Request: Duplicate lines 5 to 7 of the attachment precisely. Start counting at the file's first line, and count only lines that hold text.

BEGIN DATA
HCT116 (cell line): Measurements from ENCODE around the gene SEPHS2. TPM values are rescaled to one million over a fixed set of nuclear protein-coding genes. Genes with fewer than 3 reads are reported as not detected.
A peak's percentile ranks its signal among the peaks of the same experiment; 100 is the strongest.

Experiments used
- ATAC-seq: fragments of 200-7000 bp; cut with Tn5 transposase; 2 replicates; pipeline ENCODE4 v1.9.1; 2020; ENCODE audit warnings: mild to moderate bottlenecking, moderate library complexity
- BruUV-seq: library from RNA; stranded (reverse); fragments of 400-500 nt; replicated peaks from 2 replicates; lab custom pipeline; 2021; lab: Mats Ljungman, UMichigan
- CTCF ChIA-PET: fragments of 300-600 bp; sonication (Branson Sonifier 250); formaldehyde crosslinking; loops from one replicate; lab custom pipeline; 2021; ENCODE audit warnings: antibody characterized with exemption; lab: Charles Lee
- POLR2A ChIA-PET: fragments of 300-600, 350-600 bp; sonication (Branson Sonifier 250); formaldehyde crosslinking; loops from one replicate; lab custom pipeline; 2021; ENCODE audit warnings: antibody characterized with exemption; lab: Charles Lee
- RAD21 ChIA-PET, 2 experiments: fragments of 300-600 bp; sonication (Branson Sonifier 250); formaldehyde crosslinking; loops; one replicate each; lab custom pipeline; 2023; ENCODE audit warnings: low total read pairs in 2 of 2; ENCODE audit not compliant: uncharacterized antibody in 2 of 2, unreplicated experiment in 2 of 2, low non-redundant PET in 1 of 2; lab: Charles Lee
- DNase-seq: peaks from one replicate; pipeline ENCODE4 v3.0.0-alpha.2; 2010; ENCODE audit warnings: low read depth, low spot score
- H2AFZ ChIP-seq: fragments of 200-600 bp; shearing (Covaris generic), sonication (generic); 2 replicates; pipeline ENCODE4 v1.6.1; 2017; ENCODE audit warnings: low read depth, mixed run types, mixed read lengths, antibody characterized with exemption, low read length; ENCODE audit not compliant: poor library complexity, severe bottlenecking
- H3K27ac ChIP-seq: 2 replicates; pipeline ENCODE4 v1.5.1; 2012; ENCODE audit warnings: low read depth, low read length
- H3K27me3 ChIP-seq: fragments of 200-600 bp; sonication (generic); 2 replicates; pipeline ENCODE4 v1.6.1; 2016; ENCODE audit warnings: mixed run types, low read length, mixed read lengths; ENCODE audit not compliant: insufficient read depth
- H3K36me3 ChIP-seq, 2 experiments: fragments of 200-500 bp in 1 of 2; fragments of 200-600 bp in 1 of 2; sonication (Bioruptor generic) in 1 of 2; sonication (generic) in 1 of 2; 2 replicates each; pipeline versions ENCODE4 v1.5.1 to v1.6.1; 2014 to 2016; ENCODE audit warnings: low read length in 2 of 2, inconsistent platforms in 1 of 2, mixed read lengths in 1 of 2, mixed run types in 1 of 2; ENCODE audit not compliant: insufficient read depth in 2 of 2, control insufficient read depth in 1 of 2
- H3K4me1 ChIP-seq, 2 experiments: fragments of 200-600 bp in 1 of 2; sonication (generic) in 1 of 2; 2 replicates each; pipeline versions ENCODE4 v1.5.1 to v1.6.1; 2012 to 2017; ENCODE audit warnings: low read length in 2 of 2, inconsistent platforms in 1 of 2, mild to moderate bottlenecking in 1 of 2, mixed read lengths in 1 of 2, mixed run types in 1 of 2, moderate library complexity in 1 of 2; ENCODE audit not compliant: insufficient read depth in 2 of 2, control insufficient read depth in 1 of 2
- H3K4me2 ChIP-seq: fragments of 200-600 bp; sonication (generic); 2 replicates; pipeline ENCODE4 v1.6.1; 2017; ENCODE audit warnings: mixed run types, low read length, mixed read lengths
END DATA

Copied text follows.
- BruUV-seq: library from RNA; stranded (reverse); fragments of 400-500 nt; replicated peaks from 2 replicates; lab custom pipeline; 2021; lab: Mats Ljungman, UMichigan
- CTCF ChIA-PET: fragments of 300-600 bp; sonication (Branson Sonifier 250); formaldehyde crosslinking; loops from one replicate; lab custom pipeline; 2021; ENCODE audit warnings: antibody characterized with exemption; lab: Charles Lee
- POLR2A ChIA-PET: fragments of 300-600, 350-600 bp; sonication (Branson Sonifier 250); formaldehyde crosslinking; loops from one replicate; lab custom pipeline; 2021; ENCODE audit warnings: antibody characterized with exemption; lab: Charles Lee